Once the first few hundred metres have been negotiated on this sector, it is mostly downhill. Despite its early position in the race, Wout van Aert (Jumbo-Visma) and Mathieu van der Poel (Alpecin-Fenix) accelerated on this sector in last year’s edition, thinning out the peloton.
21. Maing to Monchaux-sur-Ecaillon, 141.2km: 1,600m (***)
Arriving less than a kilometre after the previous sector, the cobbles between Maing and Monchaux-sur-Ecaillon are in relatively good condition though a slightly uphill gradient increases the difficulty of this sector. In 2019, Florian Senechal’s (then Deceuninck-Quick-Step) relentless pace reduced the peloton to just 40 riders on this sector, even at this early point in the race.
20. Haveluy to Wallers, 154.2km: 2,500m (****)
The last sector before the famed forest of Arenberg, this sector is still rated four stars, which marks it out as exceptionally difficult. It is relatively flat, though the first half rises a little, and often witnesses jostling for position as riders seek to be at the front of the peloton for the Trouée d’Arenberg.
19. Trouée d’Arenberg, 162.4km: 2,300m (*****)
There are two races at Paris-Roubaix, so the old adage goes, the one before the Trouée d’Arenberg and the one afterwards. First proposed by former professional Jean Stablinski who had worked in the mines underneath the road, the Arenberg has since become the symbol of Paris-Roubaix.
There is a slight descent before the Arenberg, and the peloton may approach speeds of 70kph, clattering onto the cobbled section. Trees grow on either side of the road blocking out the sun, and, in the dim light, moss grows on the cobblestones, making them even more treacherous.
The dangers of the Arenberg were illustrated in 1998 when Johan Museeuw (then Mapei) shattered his kneecap and nearly lost his leg from a gangrene infection, while in 2001 Philippe Gaumont (Cofidis) broke his femur.
Following these crashes and concerns about rider safety, the Arenberg was removed from the 2005 edition and the council spent 250,000 euros improving the sector’s condition, but it still remains infamous for its difficulty.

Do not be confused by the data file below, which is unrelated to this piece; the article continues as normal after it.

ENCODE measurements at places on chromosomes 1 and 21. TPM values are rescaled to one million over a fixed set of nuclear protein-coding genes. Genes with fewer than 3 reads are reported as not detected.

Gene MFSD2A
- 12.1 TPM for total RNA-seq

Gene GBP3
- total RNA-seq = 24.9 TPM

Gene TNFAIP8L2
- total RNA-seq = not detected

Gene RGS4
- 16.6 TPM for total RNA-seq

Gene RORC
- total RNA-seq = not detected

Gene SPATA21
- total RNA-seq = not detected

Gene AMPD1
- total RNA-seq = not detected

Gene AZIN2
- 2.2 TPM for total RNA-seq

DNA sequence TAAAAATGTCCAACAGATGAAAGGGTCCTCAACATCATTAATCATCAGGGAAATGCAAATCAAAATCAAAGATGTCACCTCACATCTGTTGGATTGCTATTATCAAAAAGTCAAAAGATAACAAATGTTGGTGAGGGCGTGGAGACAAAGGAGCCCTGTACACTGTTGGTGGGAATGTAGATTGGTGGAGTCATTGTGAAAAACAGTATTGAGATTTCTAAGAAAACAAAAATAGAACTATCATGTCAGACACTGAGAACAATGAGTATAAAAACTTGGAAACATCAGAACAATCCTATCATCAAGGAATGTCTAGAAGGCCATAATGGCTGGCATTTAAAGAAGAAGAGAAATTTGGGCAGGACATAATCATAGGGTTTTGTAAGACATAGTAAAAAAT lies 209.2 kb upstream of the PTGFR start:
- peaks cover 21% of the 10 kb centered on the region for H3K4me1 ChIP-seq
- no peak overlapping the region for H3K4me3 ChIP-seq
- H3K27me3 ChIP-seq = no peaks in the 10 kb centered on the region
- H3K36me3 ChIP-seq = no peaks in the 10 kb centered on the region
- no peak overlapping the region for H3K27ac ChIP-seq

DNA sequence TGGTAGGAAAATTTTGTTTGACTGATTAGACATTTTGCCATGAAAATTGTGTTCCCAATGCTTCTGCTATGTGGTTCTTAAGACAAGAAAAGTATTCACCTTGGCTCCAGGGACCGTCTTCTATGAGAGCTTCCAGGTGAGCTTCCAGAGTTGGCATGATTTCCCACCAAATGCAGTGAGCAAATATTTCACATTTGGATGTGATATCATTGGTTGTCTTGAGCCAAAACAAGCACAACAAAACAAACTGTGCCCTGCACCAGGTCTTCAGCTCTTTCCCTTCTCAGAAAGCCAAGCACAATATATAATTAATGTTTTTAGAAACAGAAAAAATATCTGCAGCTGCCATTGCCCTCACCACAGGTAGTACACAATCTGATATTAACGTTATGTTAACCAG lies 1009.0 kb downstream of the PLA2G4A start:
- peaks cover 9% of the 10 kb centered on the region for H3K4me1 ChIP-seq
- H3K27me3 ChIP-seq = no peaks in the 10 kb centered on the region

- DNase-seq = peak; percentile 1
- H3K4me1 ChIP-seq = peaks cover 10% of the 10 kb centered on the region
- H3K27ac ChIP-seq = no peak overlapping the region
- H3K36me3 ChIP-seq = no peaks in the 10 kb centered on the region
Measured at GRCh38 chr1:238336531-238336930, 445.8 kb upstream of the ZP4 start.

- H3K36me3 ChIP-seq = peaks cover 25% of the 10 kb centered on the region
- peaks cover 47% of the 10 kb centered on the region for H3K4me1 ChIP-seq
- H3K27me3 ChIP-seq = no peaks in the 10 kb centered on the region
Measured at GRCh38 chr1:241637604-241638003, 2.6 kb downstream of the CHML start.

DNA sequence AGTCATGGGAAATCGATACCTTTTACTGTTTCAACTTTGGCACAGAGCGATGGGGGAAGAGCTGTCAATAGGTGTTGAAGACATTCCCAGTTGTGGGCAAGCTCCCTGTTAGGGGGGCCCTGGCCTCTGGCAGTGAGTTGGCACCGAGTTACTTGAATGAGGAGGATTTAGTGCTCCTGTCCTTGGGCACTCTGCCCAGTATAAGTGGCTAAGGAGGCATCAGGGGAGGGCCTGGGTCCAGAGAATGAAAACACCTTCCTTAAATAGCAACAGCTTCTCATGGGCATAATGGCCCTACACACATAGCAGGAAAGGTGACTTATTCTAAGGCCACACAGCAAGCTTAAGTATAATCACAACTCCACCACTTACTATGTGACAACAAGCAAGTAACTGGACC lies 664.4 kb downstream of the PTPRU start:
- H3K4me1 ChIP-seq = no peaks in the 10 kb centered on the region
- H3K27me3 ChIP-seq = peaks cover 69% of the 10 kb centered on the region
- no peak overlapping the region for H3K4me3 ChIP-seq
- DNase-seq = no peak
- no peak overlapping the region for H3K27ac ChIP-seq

18. Wallers to Hélesmes, 168.4km: 1,600m (***)
The “Pont Gibus” as it is known to honour the nickname given to Gilbert Duclos- Lassalle — a former Paris-Roubaix winner — was reintroduced in 2013 following a five-year absence and €1 million renovations. After this sector, there is a brief respite ahead of the Hornaing.
17. Hornaing to Wandignies, 175.2km: 3,700m (****)
On much of the cobbled sections in Paris-Roubaix, riders stay in the gutter in an attempt to avoid the worst of the cobbles. On the Hornaing, the gutter is scarred by potholes and broken tarmac, making it one of the most difficult sectors in the race. It was the site of a seemingly decisive split in 2017, when a quartet containing Peter Sagan (then Bora-Hansgrohe), Maciej Bodnar (then Bora-Hansgrohe), Daniel Oss (then BMC Racing) and Jasper Stuyven (Trek-Segafredo) escaped, but a puncture for Sagan shortly afterwards doomed their chances of victory.
16. Warlaing to Brillon, 182.7km: 2,400m (***)
The road sinks on either side between Warlaing and Brillon, creating a long, large, cobbled speed bump on this section. In 2018, Sagan and Degenkolb attacked on this sector but were countered by Quick-Step.
15. Tilloy to Sars-et-Rosières, 186.2km: 2,400m (****)
This sector holds a special place in cycling history for it was here that three Mapei riders — Johan Museeuw, Gianluca Bortolama, and Andrea Tafi — broke clear and rode to the finish, completing a clean sweep of the podium. When it was included in the 2010 Tour de France, it was the site of a race-ending, rather than a race-winning, incident as Frank Schleck (Leopard Trek) crashed out of the Tour.
14. Beuvry-la-Forêt to Orchies, 192.5km: 1,400m (***)
Discovered by Les Amis de Paris-Roubaix in the winter of 2007, these cobbles were first introduced into the race in the 2008 edition. A monument to two-time winner Marc Madiot stands at its entrance. Gaps opened up in the front group on this sector last year, when Jasper Philipsen (Alpecin-Fenix) and Stefan Bissegger (EF Education-EasyPost) were caught out.
13. Orchies, 197.5km: 1,700m (***)